The lead story in today’s New York Times is actually a news analysis, and a rather tendentious one, in the guise of a news story. The reporter, Jodi Rudoren, would have us believe that President Obama has carried his Bibi-bashing too far. Obama’s public refusal to accept Netanyahu’s “clarification” that he actually favors a two-state solution has produced a backlash among Israelis who think Obama should have accepted Bibi at his latest word. It’s pretty clear that Rudoren sympathizes with those Israelis.
Rudoren’s reporting is blatantly skewed. Her story prominently features the views of Giora Eiland, who thinks that Obama should make up with Bibi. We are told that Eiland, a former Israeli national security adviser, is “hardly an advocate for Prime Minister Benjamin Netanyahu.” We are not told that it was Ariel Sharon whom Eiland served as national security adviser; nor are we reminded that Eiland’s last major public pronouncement was during Israel’s attack on Gaza last summer, when he denied that there was any such thing as innocent Gaza civilians. So much for the objectivity of Rudoren’s sources.
Is Obama being unfair to Bibi in his refusal to accept his retraction? No, the president is simply using Bibi’s flip-flop as the occasion finally to abandon the pretense of believing his lip-service* to a two-state solution. The pretense served both the US and Israel. Israel couldn’t openly defy the international consensus for a two-state solution, and the US was expected by the international community to at least pretend to try to broker a settlement. Hence the so-called “peace process” in which Palestinians and Israelis play-acted negotiations under the aegis of the Americans. (For a while the Americans actually seem to have believed the charade, as I discussed in my post of 5/7/14).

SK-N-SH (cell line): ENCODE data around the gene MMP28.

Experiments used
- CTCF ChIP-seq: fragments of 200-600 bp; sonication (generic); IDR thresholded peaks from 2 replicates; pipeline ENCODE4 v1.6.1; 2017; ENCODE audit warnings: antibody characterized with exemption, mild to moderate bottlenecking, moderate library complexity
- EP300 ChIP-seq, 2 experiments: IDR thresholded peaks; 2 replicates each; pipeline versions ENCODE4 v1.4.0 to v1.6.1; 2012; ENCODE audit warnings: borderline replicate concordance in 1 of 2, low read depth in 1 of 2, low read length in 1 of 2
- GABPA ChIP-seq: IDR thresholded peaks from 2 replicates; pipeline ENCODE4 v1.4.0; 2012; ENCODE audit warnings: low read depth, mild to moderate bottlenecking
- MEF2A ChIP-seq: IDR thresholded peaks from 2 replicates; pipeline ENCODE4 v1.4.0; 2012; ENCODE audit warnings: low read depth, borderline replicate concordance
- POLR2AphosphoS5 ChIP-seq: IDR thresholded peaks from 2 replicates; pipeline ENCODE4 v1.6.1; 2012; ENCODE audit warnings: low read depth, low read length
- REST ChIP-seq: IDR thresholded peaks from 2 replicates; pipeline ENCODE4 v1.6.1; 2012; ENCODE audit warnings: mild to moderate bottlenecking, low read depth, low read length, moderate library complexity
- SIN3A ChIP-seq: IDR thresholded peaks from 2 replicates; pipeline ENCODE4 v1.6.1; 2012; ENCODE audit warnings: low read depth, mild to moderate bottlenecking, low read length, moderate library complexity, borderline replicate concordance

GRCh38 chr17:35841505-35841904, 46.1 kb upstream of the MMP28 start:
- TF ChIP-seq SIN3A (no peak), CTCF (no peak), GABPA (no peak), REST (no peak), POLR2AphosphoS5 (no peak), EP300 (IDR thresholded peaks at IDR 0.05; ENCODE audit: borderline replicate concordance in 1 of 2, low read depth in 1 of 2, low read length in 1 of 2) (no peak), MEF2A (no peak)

But Netanyahu actually came clean long before his recent campaign pronouncement. Last July, during the Gaza assault, Netanyahu flatly declared that Israel could never relinquish “security control” of the West Bank. But, as the Times of Israel’s editor David Horovitz observed, there cannot be a sovereign Palestinian state if Israel has “security control” of its territory: “[Netanyahu] made explicitly clear that he could never, ever, countenance a fully sovereign Palestinian state in the West Bank.” Of course, the Obama administration understood this, but for whatever reason chose not to out Netanyahu until Bibi’s electioneering demagoguery provided the opportunity.
*Netanyahu’s 2009 statement of openness to a Palestinian state was so qualified as to be of very limited value. He said nothing about one-for-one land swaps—widely considered a necessary component of a fair settlement—and asserted that Israel must remain in control of Palestinian air space. What sovereign country can concede control of its air space to another? And of course he insisted on continuing settlement construction on the West Bank.